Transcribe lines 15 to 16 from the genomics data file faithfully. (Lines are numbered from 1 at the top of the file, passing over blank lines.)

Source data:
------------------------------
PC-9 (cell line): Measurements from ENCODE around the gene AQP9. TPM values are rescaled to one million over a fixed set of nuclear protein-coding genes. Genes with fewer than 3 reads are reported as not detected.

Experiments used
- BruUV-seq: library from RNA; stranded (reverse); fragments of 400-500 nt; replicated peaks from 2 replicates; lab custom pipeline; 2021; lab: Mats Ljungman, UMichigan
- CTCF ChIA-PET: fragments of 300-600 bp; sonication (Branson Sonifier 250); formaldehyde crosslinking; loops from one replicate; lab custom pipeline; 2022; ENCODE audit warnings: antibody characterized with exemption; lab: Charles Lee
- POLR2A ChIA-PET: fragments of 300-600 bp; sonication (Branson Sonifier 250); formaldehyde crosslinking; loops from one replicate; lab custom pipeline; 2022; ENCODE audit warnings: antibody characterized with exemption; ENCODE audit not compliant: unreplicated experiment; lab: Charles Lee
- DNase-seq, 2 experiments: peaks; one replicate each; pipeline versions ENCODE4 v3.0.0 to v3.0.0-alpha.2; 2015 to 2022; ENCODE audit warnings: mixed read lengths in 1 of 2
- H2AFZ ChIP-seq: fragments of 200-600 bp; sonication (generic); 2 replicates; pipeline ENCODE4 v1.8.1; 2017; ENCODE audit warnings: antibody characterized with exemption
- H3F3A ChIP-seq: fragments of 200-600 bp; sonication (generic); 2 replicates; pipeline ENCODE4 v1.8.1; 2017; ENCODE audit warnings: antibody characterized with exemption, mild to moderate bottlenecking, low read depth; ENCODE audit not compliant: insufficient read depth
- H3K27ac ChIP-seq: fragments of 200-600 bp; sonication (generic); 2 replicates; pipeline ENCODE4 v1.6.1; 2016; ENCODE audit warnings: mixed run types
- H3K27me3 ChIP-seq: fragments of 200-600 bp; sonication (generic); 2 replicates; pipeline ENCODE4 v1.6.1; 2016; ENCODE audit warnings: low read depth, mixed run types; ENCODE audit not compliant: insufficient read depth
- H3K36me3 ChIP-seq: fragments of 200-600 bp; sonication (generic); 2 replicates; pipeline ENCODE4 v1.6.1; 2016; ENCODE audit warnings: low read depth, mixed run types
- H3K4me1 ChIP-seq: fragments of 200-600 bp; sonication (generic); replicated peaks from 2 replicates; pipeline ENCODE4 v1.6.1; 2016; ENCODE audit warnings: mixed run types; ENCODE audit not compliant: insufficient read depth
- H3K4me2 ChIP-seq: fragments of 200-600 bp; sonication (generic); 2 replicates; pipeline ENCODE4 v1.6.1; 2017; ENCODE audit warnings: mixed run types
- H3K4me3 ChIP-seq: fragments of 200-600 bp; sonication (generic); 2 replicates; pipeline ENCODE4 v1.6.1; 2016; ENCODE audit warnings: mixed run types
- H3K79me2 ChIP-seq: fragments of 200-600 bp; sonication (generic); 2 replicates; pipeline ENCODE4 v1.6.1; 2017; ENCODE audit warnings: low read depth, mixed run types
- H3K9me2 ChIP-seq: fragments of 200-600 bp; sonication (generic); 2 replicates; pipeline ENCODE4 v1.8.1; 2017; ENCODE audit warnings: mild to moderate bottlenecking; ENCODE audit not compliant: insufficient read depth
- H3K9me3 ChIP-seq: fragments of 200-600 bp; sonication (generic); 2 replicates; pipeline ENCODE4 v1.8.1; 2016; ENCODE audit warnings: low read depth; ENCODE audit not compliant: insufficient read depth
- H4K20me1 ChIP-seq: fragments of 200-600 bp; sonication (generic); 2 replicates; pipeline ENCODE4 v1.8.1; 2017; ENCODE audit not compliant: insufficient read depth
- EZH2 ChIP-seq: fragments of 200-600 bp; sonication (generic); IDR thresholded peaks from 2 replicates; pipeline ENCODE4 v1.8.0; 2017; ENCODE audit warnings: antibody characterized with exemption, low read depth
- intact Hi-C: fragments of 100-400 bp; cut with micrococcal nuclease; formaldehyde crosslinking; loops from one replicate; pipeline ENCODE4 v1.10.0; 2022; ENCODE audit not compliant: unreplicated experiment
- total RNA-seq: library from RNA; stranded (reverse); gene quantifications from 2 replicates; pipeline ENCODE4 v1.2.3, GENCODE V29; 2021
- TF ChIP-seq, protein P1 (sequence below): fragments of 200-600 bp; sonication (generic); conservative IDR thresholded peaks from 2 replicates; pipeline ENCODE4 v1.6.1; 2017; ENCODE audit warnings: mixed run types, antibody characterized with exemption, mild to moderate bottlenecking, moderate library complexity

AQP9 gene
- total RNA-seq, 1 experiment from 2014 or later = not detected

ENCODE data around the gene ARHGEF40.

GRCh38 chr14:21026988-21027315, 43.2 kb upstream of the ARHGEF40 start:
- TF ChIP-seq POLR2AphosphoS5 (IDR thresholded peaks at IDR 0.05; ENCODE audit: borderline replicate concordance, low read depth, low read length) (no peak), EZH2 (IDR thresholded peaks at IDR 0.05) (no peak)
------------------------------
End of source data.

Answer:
- H3K79me2 ChIP-seq: fragments of 200-600 bp; sonication (generic); 2 replicates; pipeline ENCODE4 v1.6.1; 2017; ENCODE audit warnings: low read depth, mixed run types
- H3K9me2 ChIP-seq: fragments of 200-600 bp; sonication (generic); 2 replicates; pipeline ENCODE4 v1.8.1; 2017; ENCODE audit warnings: mild to moderate bottlenecking; ENCODE audit not compliant: insufficient read depth